Popular Music Of The Olden Time Vol 1

Ancient Songs, Ballads, & Dance Tunes, Sheet Music & Lyrics - online book

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" In former times 't hath been upbraided thus, That barber's music was most barbarous; For that the cittern was confin'd unto ' The Ladies' Fall,' or ' John,'come kiss me now,'
' Green Sleeves and Pudding Pyes,' ' The P------'s Delight,'
' Winning of Bulloigne,' ' Essex's last Good-night,' &c." From lines " On a Barber who became a great Master of Musick." The ground of John, come kiss me now, was a popular theme for fancies and divisions (now called fantasias and variations) for the- virginals, lute, and viols. In the Virginal Book, only the first part of the tune is taken, and it is doubtful if it then had any second part; the copy we have given is from Playford's and Walsh's Division Violin. It is one of the songs parodied in Andro Hart's Compendium of Godly Songs, before mentioned, on the strength of which- the tune has been claimed as Scotch, although it has no Scotch character, nor has hitherto been found in any old Scotch copy. Not only are all the other tunes to the songs in the Compendium, of which any traces are left, English, but what little secular music was printed in Scotland until the eighteenth century, was entirely English or foreign. The following are the first, second, and twenty-first stanzas of the "Godly Song":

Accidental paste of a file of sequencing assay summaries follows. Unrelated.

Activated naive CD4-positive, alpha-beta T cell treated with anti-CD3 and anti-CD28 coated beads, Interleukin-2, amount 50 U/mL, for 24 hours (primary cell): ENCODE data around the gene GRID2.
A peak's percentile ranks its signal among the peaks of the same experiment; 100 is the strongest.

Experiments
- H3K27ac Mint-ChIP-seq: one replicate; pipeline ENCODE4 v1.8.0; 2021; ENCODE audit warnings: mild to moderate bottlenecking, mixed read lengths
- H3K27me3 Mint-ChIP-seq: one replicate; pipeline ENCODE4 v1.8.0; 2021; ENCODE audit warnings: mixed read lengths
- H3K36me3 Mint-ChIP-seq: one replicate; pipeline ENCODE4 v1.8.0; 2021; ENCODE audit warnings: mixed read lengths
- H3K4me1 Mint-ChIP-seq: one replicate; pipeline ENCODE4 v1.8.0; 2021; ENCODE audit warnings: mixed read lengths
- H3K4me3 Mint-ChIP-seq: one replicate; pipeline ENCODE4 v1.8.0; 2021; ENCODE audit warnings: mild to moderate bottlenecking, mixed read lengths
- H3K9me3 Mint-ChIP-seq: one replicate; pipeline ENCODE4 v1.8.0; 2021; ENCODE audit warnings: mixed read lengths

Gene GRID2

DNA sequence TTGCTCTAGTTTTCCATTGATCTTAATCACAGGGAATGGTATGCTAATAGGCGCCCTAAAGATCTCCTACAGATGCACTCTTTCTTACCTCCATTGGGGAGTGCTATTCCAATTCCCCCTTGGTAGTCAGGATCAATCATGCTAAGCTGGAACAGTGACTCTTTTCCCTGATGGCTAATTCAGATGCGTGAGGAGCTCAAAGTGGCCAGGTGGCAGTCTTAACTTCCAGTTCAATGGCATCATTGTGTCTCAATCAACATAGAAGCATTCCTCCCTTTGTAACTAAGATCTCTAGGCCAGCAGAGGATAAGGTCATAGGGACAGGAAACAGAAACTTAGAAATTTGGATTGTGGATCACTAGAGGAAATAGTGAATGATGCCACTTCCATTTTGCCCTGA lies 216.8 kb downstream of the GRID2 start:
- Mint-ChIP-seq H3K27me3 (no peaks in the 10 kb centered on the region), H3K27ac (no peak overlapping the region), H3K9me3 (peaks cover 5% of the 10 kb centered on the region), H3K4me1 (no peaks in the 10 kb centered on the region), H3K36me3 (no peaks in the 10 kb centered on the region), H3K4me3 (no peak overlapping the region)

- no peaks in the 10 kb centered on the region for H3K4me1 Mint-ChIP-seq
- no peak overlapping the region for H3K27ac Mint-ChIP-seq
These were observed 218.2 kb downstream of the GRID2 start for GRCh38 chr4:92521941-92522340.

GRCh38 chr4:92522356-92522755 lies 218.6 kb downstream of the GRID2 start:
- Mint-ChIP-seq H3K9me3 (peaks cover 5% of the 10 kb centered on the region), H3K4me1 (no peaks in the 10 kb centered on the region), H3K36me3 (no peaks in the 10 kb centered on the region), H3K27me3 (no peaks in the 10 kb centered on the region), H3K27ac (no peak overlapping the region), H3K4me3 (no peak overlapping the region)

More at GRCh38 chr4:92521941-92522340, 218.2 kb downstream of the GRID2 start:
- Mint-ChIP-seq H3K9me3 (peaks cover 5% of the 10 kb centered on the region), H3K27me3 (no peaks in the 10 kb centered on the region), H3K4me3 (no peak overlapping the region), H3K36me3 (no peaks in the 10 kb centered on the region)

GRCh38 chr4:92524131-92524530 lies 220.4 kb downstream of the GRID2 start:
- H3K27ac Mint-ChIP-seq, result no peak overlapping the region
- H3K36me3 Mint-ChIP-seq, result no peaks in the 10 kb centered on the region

John, come kisse me now;
John, come kisse me now, Johne, come kisse me by and by,
And make no more adow.
The Lord thy God I am, That John dois thee cell;
John represents man, By grace celestiall.
My prophites call, my preachers cry, John, come kisse me now;
John, come kisse me by and by, And make no more adow.

E-Book - An Annotated Compendium of Old Time American Songs by James Alverson III